Prof Healey will be on sabbatical for academic year 2021-22
Professor of Modern Russian History
My research and publications have concentrated on the social and cultural history of modern Russia and the Soviet Union. I have been most interested in the history of sexualities and gender in modernising Russia, and particularly the role of medicine and law in shaping the regulation of sexual and gender dissent and conformity. I have explored the history of homosexuality in tsarist and Soviet Russia, the nature of masculinity under socialism, and the problems of sexual disorders and sexual violence in twentieth-century Russia. Soviet penal systems and their medical services are a recent interest. I would welcome postgraduates wishing to work in these areas.
My published work in these areas includes the books Homosexual Desire in Revolutionary Russia: The Regulation of Sexual and Gender Dissent (Chicago, 2001), with a Russian translation issued in 2008, and Bolshevik Sexual Forensics: Diagnosing Disorder in the Clinic and Courtroom, 1917-1939(DeKalb, Il., 2009). I continue to publish on the history and politics of lesbian, gay, bisexual and transgender (LGBT) Russia. Recently I have begun a study of the history of medicine in the Stalinist Gulag. I am interested in the range of medical services, personnel, and practices in the Soviet forced-labour camp system, and how medicine was experienced by prisoners as patients.
History of LGBT Russia
Russian and Soviet medicine and psychiatry
Russian and Soviet penal institutions, the Gulag
My latest book, Russian Homophobia from Stalin to Sochi, (Bloomsbury Academic), looks at the recent politics of homophobia in Russia in historical perspective. Taking the view that modern political homophobia began in Russia with Stalin’s rule, the book explores the fate of the queer in Stalin’s Gulag camps, the social and psychological worlds that queer men and women inhabited under the Soviet regime, and the rise in visibility of LGBT Russians at the end of the twentieth century. It concludes by examining the obstacles to understanding Russia’s queer past, and considering prospects facing LGBT Russians hoping for a queerer future.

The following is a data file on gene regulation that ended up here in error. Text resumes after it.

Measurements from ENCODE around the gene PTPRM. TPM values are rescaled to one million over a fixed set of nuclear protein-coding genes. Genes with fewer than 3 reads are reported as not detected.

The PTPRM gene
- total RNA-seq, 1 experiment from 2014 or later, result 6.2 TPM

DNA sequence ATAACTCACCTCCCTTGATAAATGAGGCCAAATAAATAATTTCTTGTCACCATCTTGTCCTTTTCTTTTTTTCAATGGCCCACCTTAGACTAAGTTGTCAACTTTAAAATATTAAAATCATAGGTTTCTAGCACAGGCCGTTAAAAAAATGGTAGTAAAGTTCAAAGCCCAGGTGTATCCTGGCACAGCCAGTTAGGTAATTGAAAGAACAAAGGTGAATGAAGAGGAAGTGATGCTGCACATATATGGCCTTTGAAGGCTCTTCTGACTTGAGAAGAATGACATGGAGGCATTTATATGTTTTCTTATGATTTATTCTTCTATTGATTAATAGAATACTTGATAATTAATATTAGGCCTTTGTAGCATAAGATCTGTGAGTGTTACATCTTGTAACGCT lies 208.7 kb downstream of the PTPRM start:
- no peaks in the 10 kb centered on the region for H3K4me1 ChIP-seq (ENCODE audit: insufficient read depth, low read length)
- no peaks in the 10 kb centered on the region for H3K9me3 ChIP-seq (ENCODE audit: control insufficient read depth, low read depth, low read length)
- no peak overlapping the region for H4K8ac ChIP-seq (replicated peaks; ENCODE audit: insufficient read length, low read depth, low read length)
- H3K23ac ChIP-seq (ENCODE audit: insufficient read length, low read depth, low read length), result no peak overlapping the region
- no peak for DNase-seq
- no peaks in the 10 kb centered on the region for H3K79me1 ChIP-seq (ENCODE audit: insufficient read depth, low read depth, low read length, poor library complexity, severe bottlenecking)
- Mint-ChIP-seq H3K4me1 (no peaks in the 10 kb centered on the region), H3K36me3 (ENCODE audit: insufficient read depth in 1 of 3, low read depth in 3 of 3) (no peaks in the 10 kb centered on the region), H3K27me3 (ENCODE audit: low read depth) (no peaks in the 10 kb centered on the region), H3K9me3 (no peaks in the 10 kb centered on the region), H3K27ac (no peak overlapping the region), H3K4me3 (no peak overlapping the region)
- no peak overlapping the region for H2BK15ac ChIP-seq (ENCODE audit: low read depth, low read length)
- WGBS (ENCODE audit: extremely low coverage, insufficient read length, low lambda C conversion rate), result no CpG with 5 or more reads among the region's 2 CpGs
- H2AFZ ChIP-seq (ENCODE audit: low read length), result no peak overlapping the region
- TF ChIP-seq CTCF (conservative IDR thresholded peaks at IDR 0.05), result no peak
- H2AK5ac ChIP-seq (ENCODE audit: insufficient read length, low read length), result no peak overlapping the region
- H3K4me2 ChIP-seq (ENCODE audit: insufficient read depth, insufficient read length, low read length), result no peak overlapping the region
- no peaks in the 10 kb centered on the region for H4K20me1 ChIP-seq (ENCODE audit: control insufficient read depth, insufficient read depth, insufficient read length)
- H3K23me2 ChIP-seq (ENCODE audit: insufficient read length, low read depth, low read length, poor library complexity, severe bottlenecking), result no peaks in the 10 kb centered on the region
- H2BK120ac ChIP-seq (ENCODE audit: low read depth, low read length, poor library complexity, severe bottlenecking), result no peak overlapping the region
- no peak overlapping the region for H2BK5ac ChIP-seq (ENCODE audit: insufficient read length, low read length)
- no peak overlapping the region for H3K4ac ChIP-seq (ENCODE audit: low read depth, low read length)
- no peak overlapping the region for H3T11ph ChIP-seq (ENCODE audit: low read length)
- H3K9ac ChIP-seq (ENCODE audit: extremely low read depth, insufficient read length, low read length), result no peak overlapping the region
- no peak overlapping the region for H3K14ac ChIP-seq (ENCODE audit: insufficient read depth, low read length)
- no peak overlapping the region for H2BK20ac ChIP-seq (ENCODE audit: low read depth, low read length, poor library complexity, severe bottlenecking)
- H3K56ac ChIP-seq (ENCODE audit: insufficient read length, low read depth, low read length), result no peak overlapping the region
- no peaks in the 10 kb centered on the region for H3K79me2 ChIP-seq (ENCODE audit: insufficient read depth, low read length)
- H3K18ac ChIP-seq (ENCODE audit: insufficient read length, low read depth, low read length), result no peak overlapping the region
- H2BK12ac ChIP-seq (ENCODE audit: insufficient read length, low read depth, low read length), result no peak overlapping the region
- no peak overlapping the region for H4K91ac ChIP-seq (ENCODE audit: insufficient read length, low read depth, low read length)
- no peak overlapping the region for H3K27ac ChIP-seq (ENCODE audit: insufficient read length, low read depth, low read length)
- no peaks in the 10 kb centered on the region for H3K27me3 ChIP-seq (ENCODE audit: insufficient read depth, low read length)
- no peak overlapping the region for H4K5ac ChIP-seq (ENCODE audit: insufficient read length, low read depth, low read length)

I have long had an interest in the Soviet Gulag forced-labour camp system, and in particular, its medical services and their history. My project, ‘Medicine in the Gulag Archipelago, 1930-1960’ uses new archival sources to explore this topic. The 'Gulag Archipelago' or network of Soviet forced-labour camps spanned the length and breadth of the Soviet Union, and the 'Gulag' became a byword for cruelty and human degradation. Yet at the same time new sources from the camp system itself reveal the operation of an extensive and surprisingly sophisticated medical service. Embedded in the organisation of the secret police who ran the camps, the Gulag's medical clinics, stations and hospitals present a puzzle for the historian: why have these places of apparent humanity in the midst of suffering and high mortality? This project uses the archives of the Gulag's Sanitary Department, its embedded medical service, as well as the local archives of camps in far flung regions of the Soviet Union. I also draw upon doctors' and nurses' published and unpublished memoirs, on museum collections, and on the reminiscences of prisoner-patients and prisoner-medics. I explore the establishment and evolution of the camps' medical service, the practices of its socially and politically diverse staff, and the impact it had on police-colonies that eventually became 'ordinary' Soviet cities and towns.